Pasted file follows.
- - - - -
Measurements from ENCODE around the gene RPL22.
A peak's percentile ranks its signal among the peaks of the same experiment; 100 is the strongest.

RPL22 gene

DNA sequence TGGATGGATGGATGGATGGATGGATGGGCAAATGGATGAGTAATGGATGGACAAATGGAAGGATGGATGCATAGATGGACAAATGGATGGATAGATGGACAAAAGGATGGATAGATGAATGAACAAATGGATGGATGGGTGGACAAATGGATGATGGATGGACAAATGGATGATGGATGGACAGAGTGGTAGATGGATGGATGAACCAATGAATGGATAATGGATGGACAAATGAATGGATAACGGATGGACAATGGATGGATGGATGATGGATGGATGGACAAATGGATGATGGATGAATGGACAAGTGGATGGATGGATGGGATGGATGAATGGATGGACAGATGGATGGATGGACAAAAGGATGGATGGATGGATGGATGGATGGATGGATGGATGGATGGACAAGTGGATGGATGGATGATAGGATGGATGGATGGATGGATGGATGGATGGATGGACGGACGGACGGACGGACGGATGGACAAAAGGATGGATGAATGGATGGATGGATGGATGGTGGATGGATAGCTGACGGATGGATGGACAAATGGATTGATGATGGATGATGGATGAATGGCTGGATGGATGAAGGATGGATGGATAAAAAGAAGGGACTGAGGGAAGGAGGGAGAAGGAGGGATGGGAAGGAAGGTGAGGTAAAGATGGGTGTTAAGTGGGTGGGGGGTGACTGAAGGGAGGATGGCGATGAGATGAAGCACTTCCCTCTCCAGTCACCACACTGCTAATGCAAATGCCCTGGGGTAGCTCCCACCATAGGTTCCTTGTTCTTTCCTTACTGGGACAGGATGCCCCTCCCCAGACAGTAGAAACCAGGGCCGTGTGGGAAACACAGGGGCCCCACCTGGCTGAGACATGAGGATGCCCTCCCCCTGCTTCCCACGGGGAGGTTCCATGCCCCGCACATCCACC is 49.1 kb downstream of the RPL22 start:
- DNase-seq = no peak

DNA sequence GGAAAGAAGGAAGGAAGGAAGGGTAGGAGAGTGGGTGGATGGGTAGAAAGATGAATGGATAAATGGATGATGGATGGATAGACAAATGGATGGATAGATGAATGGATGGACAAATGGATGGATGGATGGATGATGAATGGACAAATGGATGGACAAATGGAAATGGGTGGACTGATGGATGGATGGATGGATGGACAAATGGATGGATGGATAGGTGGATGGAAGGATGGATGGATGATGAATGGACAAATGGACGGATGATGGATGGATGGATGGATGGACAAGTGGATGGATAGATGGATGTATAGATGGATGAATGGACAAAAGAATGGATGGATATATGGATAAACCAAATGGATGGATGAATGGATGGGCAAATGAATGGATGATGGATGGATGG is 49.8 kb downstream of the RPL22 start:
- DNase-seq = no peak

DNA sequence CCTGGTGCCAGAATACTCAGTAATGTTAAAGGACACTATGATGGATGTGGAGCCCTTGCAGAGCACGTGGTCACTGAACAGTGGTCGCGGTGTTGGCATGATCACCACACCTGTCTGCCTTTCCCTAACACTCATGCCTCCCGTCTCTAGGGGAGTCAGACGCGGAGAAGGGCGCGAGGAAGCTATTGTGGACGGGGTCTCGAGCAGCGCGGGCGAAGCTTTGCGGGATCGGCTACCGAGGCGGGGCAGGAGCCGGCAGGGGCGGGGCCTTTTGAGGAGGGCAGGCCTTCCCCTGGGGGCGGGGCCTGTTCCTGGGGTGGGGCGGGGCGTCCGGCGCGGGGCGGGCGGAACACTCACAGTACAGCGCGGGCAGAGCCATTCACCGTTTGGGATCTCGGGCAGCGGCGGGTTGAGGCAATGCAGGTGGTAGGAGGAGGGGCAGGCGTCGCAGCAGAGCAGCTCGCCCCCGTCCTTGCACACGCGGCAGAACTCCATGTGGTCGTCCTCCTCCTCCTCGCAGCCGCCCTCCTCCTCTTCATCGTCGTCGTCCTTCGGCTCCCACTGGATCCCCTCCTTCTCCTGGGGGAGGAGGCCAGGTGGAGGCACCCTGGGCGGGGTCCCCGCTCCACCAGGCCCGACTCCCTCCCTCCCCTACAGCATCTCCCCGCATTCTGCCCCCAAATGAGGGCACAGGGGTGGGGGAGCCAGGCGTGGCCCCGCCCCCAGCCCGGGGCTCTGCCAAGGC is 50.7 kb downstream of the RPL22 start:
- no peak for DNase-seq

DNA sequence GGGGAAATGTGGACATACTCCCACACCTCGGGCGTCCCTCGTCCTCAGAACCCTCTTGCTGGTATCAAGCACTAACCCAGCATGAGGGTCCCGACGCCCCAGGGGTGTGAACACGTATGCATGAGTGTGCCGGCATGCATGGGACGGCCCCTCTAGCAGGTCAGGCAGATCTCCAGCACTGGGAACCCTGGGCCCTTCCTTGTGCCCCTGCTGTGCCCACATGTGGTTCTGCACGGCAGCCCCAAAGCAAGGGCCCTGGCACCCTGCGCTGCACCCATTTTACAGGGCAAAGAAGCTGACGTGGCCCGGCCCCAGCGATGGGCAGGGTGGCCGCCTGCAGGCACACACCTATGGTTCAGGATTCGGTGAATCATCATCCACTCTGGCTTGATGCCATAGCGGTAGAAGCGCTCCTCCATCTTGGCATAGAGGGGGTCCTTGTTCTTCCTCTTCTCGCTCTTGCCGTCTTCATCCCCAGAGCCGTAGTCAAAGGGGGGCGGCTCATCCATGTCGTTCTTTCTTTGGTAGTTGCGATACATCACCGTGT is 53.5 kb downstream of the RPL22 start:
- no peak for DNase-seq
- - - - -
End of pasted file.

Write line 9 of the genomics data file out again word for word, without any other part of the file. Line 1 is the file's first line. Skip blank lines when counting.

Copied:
- no peak for DNase-seq